Learning From Jesus’ Human Family
WHAT do you know about Jesus’ immediate family, those with whom he lived until his baptism, for the first 30 years of his life on earth? What do the Gospel accounts tell us? What can we learn from examining his family? You can benefit from the answers.
Was Jesus born, as it were, with a silver spoon in his mouth? Joseph, his adoptive father, was a carpenter by trade. That called for strenuous physical work, which often involved cutting down trees for timber. When Jesus’ human parents went to Jerusalem some 40 days after his birth, they presented a sacrificial offering prescribed by the Law. Did they offer a ram along with a turtledove or a pigeon, as stipulated by the Law? No. It appears that they could not afford such offerings. Yet, the Law had a provision for the poor. In line with that, Joseph and Mary offered “a pair of turtledoves or two young pigeons.” The choice of the less expensive animals showed that they were a family of limited means.—Luke 2:22-24; Leviticus 12:6, 8.
You can see that Jesus Christ, the future Ruler of all mankind, was born among the humble, among those who had to work hard to make ends meet. He grew up to be a carpenter, just like his adoptive father. (Matthew 13:55; Mark 6:3) “Though [Jesus] was rich” as a powerful spirit creature in heaven, the Bible says that he “became poor” for our sakes. He took a lower position as a human and grew up in a family of common people. (2 Corinthians 8:9; Philippians 2:5-9; Hebrews 2:9) Jesus was not born into a well-to-do family, and this may have helped some people to identify with him. They were not distracted by his status or position. They could appreciate him for his teachings, for his appealing qualities, and for his wonderful works. (Matthew 7:28, 29; 9:19-33; 11:28, 29) We can see Jehovah God’s wisdom in letting Jesus be born into an ordinary family.
Now let us consider members of Jesus’ family and see what we can learn from them.
Joseph—A Righteous Man
When Joseph found out that his fiancée was pregnant “before they were united,” he must have been torn between his love for Mary and his aversion to even the appearance of immorality. The whole situation seemed to be an infringement upon his right as her future husband. In his day, an engaged woman was considered as good as the man’s wife. After considerable thought, Joseph decided to divorce Mary secretly so that she would be spared being stoned as an adulteress.—Matthew 1:18; Deuteronomy 22:23, 24.
Then an angel appeared to Joseph in a dream and said: “Do not be afraid to take Mary your wife home, for that which has been begotten in her is by holy spirit. She will give birth to a son, and you must call his name Jesus, for he will save his people from their sins.” Upon receiving that divine direction, Joseph acted accordingly and took Mary home.—Matthew 1:20-24.
With this decision, that righteous and faithful man became involved in the fulfillment of what Jehovah had spoken through the prophet Isaiah: “Look! The maiden herself will actually become pregnant, and she is giving birth to a son, and she will certainly call his name Immanuel.” (Isaiah 7:14) Joseph was surely a spiritual man who appreciated the privilege of becoming the adoptive father of the Messiah, despite the fact that Mary’s firstborn son would not be his own.
Joseph refrained from having intercourse with Mary until after she had given birth to her son. (Matthew 1:25) For the now newlywed couple, abstinence might have been a challenge, but they apparently did not want any misunderstanding as to who the Father of the baby was. What a wonderful example of self-control! Joseph put spiritual values ahead of his natural desires.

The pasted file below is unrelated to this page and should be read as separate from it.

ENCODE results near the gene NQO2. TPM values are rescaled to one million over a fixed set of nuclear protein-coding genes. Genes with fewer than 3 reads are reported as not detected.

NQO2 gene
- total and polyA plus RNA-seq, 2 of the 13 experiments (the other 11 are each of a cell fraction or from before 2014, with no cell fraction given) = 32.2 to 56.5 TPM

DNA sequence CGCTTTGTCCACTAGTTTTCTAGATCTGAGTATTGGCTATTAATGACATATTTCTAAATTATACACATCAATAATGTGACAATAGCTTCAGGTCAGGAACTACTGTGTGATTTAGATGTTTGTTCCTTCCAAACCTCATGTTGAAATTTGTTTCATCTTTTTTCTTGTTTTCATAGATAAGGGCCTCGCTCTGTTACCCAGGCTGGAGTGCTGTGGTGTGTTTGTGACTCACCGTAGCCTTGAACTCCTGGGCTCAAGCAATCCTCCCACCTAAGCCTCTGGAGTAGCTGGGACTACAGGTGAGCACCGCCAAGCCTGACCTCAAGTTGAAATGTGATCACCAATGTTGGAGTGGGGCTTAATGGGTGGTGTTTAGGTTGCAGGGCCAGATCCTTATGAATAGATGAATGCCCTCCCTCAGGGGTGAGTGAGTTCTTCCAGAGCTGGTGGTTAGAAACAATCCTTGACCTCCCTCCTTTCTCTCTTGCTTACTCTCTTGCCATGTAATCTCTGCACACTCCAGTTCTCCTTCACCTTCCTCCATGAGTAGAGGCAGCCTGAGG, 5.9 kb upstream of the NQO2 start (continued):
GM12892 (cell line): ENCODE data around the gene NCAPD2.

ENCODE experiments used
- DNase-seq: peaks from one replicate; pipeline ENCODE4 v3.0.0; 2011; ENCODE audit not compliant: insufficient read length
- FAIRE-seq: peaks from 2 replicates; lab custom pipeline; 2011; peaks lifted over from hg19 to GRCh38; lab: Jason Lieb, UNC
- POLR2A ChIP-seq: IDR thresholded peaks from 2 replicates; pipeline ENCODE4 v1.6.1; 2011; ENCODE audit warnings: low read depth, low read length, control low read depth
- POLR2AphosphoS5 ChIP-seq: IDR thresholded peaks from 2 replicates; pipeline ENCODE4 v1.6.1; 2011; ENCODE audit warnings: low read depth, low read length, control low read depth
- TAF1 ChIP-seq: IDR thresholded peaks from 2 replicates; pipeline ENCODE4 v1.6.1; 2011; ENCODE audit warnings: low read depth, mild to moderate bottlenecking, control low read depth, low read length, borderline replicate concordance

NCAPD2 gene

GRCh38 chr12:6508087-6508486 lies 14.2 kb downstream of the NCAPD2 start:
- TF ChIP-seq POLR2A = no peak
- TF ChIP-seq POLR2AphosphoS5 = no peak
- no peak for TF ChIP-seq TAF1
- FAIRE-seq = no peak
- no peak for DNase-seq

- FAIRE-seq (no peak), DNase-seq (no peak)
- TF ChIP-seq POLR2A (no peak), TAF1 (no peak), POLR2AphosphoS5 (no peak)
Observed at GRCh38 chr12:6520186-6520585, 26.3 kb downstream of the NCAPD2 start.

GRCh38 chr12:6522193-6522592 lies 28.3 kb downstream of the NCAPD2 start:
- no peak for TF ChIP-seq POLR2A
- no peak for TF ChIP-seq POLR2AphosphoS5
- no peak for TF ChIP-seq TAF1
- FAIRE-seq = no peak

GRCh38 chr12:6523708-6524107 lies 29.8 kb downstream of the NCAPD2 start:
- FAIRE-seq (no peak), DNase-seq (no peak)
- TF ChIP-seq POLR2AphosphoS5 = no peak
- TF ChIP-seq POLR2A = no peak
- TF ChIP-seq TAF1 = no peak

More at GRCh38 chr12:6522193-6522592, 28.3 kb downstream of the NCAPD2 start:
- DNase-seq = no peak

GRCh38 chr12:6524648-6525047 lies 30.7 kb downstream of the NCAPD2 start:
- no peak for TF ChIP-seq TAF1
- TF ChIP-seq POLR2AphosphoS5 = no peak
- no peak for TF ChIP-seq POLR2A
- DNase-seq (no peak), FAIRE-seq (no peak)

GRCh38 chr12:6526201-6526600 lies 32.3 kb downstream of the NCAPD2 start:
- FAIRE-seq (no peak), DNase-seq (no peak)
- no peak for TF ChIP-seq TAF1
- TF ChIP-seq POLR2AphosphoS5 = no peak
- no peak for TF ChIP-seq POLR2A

On four occasions, Joseph received angelic direction about raising his adoptive son. Three of these were regarding where to raise the boy. Prompt obedience was vital for the survival of the child. In all instances, Joseph immediately acted, taking the young child first to Egypt and then back to Israel. This protected young Jesus from Herod’s massacre of babes. Also, Joseph’s obedience resulted in the fulfillment of prophecies concerning the Messiah.—Matthew 2:13-23.
Joseph taught Jesus a trade so that he could care for himself. Thus, Jesus was known not only as “the carpenter’s son” but also as “the carpenter.” (Matthew 13:55; Mark 6:3) The apostle Paul wrote that Jesus was “tested in all respects like ourselves.” This naturally would have included working hard to help support the family.—Hebrews 4:15.
Finally, we see evidence of Joseph’s devotion to true worship in the last episode in which he appears in the Christian Greek Scriptures. Joseph took his family to Jerusalem for the Passover. Only males were required to attend, but Joseph made it a custom to take his family to Jerusalem “from year to year.” He made great sacrifices, for they had to walk some 65 miles [100 km] from Nazareth to Jerusalem. On the occasion reported on in the Scriptures, though, Jesus got separated from the group. He was found at the temple, listening to and questioning the teachers of the Law. Though but 12 years old, Jesus manifested great wisdom and knowledge of God’s Word. From this incident, we see that Jesus’ parents must have taught him well, bringing him up to be a spiritually-minded boy. (Luke 2:41-50) Joseph apparently died some time after this, since there is no mention of him in later Scriptural accounts.
Yes, Joseph was a righteous man who cared well for his family, both spiritually and physically. Do you, like Joseph, put spiritual interests first in your life when you discern what God’s will is for us today? (1 Timothy 2:4, 5) Do you willingly obey God’s voice as expressed in the Word of God, thereby showing Josephlike submission? Do you teach your children so that they can carry on spiritually meaningful conversations with others?
Mary—An Unselfish Servant of God